These programs are popular because they are seen as a way to spur development, particularly in areas suffering from underinvestment. But they come with moral hazards.
First, they encourage crony capitalism, as certain businesses lobby for benefits not enjoyed by competitors. For example, Chicago's sprawling TIF apparatus had initially been used by Mayor Harold Washington to create jobs in struggling south- and west-side neighborhoods. But Mayor Daley used it to advance funds to connected developers who built in upscale areas, and to withhold funds from rival aldermen.
When Mayor Richard Daley left office in 2011, TIF districts accounted for nearly one-third of Chicago.
TIF also contributes to governments using eminent domain to seize private property for other private uses. Among examples, Los Angeles used its Community Redevelopment Agency to seize Hollywood buildings, containing 30 businesses, to build a luxury hotel. Other examples abound nationwide, and only seem to have increased since the 2005 Kelo v. New London Supreme Court ruling strengthened the legality of such expropriation.

"TIF is eminent domain's little-known partner," writes economist Randal O'Toole. "Without TIF, few cities could afford to use eminent domain."

Lastly, these publicly funded development projects are often advertised as paying for themselves, since the bonds that fund subsidies are serviced by added tax revenue from the new development. But this is a sleight of hand: new developments don't just create value, but also exact costs — to police, school, fire, and utility services. TIF programs funnel tax revenue from development projects back into public corporations, not toward the basic services, so that those costs are shouldered by those outside the district.

These subsidized schemes can also encourage businesses to locate in areas where there is little demand. Thus, anticipated tax revenues fall short, and taxpayers must make up the difference. The use of TIF in Portland, Oregon, on underperforming condo and stadium projects forced basic service cuts to public safety and health throughout the 2000s. That same decade, Kansas City sold $295 million in bonds for an entertainment complex that was built adjacent to a publicly subsidized arena. But these projects were hurt by the city's inability to land a professional team, and now $20-30 million is diverted annually from the general fund to pay the debt.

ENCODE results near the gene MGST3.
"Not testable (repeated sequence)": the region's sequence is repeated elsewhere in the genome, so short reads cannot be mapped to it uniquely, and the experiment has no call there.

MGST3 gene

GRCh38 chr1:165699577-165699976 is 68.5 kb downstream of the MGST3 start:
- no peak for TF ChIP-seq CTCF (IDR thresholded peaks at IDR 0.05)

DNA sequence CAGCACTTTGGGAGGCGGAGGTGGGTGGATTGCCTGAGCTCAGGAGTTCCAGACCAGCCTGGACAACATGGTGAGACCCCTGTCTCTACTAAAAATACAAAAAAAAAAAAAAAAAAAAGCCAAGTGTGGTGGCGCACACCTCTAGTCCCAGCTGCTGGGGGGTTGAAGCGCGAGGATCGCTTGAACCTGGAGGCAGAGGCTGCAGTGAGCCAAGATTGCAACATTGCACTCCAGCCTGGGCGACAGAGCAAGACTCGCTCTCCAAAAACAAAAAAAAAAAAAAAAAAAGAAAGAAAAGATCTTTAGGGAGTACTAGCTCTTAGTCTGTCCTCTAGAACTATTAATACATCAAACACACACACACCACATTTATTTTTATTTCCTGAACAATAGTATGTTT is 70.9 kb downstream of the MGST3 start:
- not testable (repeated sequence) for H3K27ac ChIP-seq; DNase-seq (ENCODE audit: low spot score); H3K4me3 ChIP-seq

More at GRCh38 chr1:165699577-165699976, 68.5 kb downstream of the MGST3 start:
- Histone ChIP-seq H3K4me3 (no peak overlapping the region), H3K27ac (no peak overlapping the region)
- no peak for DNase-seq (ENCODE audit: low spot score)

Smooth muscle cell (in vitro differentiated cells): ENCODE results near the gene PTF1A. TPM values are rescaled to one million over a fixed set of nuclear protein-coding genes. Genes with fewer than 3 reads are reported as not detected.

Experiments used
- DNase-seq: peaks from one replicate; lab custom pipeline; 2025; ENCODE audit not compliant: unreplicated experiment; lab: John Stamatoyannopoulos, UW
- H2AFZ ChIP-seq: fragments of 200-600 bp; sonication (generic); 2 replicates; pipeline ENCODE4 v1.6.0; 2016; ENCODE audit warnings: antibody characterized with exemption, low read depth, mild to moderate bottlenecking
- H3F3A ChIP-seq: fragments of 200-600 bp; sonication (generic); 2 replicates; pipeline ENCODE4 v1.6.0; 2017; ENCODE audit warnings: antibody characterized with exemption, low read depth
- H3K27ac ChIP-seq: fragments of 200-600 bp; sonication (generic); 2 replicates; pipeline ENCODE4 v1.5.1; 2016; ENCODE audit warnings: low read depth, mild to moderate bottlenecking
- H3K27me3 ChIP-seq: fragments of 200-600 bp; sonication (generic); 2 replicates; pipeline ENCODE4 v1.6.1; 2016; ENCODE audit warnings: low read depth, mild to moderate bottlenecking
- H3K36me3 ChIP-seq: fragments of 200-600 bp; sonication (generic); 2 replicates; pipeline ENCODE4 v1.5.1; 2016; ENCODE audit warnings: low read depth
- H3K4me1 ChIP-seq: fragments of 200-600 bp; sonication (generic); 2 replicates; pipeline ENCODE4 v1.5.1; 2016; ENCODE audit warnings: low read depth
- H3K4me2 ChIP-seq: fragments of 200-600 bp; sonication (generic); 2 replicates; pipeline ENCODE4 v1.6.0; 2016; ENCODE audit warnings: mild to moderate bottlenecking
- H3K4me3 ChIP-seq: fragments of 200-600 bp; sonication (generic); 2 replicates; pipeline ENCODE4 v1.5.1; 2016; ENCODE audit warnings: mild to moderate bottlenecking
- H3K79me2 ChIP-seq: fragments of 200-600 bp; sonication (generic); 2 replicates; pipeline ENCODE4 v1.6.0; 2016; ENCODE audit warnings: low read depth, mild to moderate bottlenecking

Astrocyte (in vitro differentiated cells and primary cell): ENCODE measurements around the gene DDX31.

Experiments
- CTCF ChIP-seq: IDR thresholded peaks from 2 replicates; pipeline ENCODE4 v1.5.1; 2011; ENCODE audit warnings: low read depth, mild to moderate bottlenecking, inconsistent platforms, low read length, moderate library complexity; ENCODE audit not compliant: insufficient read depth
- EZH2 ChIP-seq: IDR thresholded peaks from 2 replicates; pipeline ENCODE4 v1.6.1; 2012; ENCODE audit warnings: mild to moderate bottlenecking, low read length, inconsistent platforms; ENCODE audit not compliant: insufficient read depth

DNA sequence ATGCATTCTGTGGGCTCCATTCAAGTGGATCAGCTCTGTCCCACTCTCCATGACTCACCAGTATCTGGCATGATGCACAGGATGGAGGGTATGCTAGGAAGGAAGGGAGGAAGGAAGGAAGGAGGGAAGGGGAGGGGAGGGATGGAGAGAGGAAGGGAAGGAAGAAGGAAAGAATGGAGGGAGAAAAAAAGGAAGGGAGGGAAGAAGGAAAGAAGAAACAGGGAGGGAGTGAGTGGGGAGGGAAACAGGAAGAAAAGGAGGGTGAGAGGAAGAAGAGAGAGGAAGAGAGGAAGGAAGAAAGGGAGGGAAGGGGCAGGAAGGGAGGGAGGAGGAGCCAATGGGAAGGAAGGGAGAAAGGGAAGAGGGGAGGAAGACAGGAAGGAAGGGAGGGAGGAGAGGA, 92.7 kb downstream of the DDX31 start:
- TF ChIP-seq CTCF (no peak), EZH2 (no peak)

TIF may even negatively impact growth, according to economists David Merriman and Richard Dye. Their study determined that such programs in the Chicago metropolitan area helped targeted districts —  as might be expected of a subsidy — but lessened performance in surrounding ones. "Municipalities that adopt TIF grow more slowly after adoption than those that do not," they wrote. The reason, said O'Toole in a phone interview, is that enabling certain businesses to freeload leads either to higher taxes or reduced services for everyone else.

"It's a zero-sum game," said O'Toole. "You take money from a lot of taxpayers and you give it to a few developers, and there's no net increase in wealth."
But does TIF at least produce new development? This is unlikely, determined one study by Iowa State University. It found that businesses receiving subsidies often would have located in an area anyway, although not necessarily within the designated boundary.
These laws contributes to governments using eminent domain to seize private property for other private uses.
This doesn't mean that redevelopment programs can't be done properly. Generally, the best projects have voter support and avoid unnecessary condemnations, with revenue streams isolated from basic services. One example would be Oklahoma City's MAPS public works program, which was funded through a voter-approved sales tax increase and paid for projects as revenue arrived, to avoid long-term debt. Now in its third phase, the program produced a new arena, convention center, main library, and waterfront park, and has been widely credited for reviving the city's once-empty downtown.
But overall, public redevelopment policies — with their mixed bag of tax breaks, land seizures, and cash giveaways — rest on shaky foundations. They work from the premise that public corporations understand better than private ones where development will work. At best, these programs favor well-off businesses that would have located in an area anyway; at worst, they subsidize ones that don't fit anyhow.
Scott Beyer is writing a book about revitalizing cities through market urbanism. His work is found at